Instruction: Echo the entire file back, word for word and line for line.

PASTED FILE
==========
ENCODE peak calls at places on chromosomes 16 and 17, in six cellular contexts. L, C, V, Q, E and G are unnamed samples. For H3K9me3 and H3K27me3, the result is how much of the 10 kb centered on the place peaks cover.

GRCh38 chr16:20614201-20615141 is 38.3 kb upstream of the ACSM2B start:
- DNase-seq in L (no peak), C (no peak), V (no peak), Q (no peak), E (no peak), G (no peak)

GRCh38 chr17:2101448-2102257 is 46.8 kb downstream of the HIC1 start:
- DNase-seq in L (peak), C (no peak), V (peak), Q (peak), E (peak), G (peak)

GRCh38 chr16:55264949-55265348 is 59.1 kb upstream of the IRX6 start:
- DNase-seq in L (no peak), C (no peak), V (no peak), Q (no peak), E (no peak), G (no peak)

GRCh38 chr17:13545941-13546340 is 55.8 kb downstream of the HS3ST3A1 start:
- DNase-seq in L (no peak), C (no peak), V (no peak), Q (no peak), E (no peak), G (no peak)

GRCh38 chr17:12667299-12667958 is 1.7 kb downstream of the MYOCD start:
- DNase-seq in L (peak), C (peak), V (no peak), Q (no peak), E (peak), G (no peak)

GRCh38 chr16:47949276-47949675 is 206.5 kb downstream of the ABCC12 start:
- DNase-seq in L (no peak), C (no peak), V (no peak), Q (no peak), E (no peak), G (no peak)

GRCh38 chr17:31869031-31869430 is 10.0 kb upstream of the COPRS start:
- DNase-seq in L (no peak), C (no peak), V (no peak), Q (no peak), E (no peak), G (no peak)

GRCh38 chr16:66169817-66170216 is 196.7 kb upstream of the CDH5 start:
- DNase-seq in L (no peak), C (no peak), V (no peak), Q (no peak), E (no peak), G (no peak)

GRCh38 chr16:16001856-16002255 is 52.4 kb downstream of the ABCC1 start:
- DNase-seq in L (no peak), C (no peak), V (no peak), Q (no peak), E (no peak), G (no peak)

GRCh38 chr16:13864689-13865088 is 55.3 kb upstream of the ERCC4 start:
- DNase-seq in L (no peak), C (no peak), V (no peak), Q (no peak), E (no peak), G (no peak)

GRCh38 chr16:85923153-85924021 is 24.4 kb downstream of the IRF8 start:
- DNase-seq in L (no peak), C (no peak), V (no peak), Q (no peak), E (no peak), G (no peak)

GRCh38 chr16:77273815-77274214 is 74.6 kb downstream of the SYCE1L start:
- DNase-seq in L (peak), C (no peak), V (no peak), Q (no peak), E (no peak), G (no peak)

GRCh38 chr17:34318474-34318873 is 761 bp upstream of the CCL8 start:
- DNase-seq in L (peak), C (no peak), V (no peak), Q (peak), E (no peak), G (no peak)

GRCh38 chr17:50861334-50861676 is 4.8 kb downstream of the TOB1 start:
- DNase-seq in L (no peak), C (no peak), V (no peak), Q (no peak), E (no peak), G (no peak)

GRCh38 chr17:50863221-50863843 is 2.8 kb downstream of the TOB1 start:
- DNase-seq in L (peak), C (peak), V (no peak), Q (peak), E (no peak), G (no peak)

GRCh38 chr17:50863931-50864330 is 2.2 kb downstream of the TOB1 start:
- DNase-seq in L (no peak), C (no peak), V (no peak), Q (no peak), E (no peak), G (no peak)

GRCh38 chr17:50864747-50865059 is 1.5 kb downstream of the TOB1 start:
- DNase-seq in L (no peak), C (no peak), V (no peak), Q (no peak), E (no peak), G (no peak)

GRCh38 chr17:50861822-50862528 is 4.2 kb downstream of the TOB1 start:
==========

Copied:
ENCODE peak calls at places on chromosomes 16 and 17, in six cellular contexts. L, C, V, Q, E and G are unnamed samples. For H3K9me3 and H3K27me3, the result is how much of the 10 kb centered on the place peaks cover.

GRCh38 chr16:20614201-20615141 is 38.3 kb upstream of the ACSM2B start:
- DNase-seq in L (no peak), C (no peak), V (no peak), Q (no peak), E (no peak), G (no peak)

GRCh38 chr17:2101448-2102257 is 46.8 kb downstream of the HIC1 start:
- DNase-seq in L (peak), C (no peak), V (peak), Q (peak), E (peak), G (peak)

GRCh38 chr16:55264949-55265348 is 59.1 kb upstream of the IRX6 start:
- DNase-seq in L (no peak), C (no peak), V (no peak), Q (no peak), E (no peak), G (no peak)

GRCh38 chr17:13545941-13546340 is 55.8 kb downstream of the HS3ST3A1 start:
- DNase-seq in L (no peak), C (no peak), V (no peak), Q (no peak), E (no peak), G (no peak)

GRCh38 chr17:12667299-12667958 is 1.7 kb downstream of the MYOCD start:
- DNase-seq in L (peak), C (peak), V (no peak), Q (no peak), E (peak), G (no peak)

GRCh38 chr16:47949276-47949675 is 206.5 kb downstream of the ABCC12 start:
- DNase-seq in L (no peak), C (no peak), V (no peak), Q (no peak), E (no peak), G (no peak)

GRCh38 chr17:31869031-31869430 is 10.0 kb upstream of the COPRS start:
- DNase-seq in L (no peak), C (no peak), V (no peak), Q (no peak), E (no peak), G (no peak)

GRCh38 chr16:66169817-66170216 is 196.7 kb upstream of the CDH5 start:
- DNase-seq in L (no peak), C (no peak), V (no peak), Q (no peak), E (no peak), G (no peak)

GRCh38 chr16:16001856-16002255 is 52.4 kb downstream of the ABCC1 start:
- DNase-seq in L (no peak), C (no peak), V (no peak), Q (no peak), E (no peak), G (no peak)

GRCh38 chr16:13864689-13865088 is 55.3 kb upstream of the ERCC4 start:
- DNase-seq in L (no peak), C (no peak), V (no peak), Q (no peak), E (no peak), G (no peak)

GRCh38 chr16:85923153-85924021 is 24.4 kb downstream of the IRF8 start:
- DNase-seq in L (no peak), C (no peak), V (no peak), Q (no peak), E (no peak), G (no peak)

GRCh38 chr16:77273815-77274214 is 74.6 kb downstream of the SYCE1L start:
- DNase-seq in L (peak), C (no peak), V (no peak), Q (no peak), E (no peak), G (no peak)

GRCh38 chr17:34318474-34318873 is 761 bp upstream of the CCL8 start:
- DNase-seq in L (peak), C (no peak), V (no peak), Q (peak), E (no peak), G (no peak)

GRCh38 chr17:50861334-50861676 is 4.8 kb downstream of the TOB1 start:
- DNase-seq in L (no peak), C (no peak), V (no peak), Q (no peak), E (no peak), G (no peak)

GRCh38 chr17:50863221-50863843 is 2.8 kb downstream of the TOB1 start:
- DNase-seq in L (peak), C (peak), V (no peak), Q (peak), E (no peak), G (no peak)

GRCh38 chr17:50863931-50864330 is 2.2 kb downstream of the TOB1 start:
- DNase-seq in L (no peak), C (no peak), V (no peak), Q (no peak), E (no peak), G (no peak)

GRCh38 chr17:50864747-50865059 is 1.5 kb downstream of the TOB1 start:
- DNase-seq in L (no peak), C (no peak), V (no peak), Q (no peak), E (no peak), G (no peak)

GRCh38 chr17:50861822-50862528 is 4.2 kb downstream of the TOB1 start: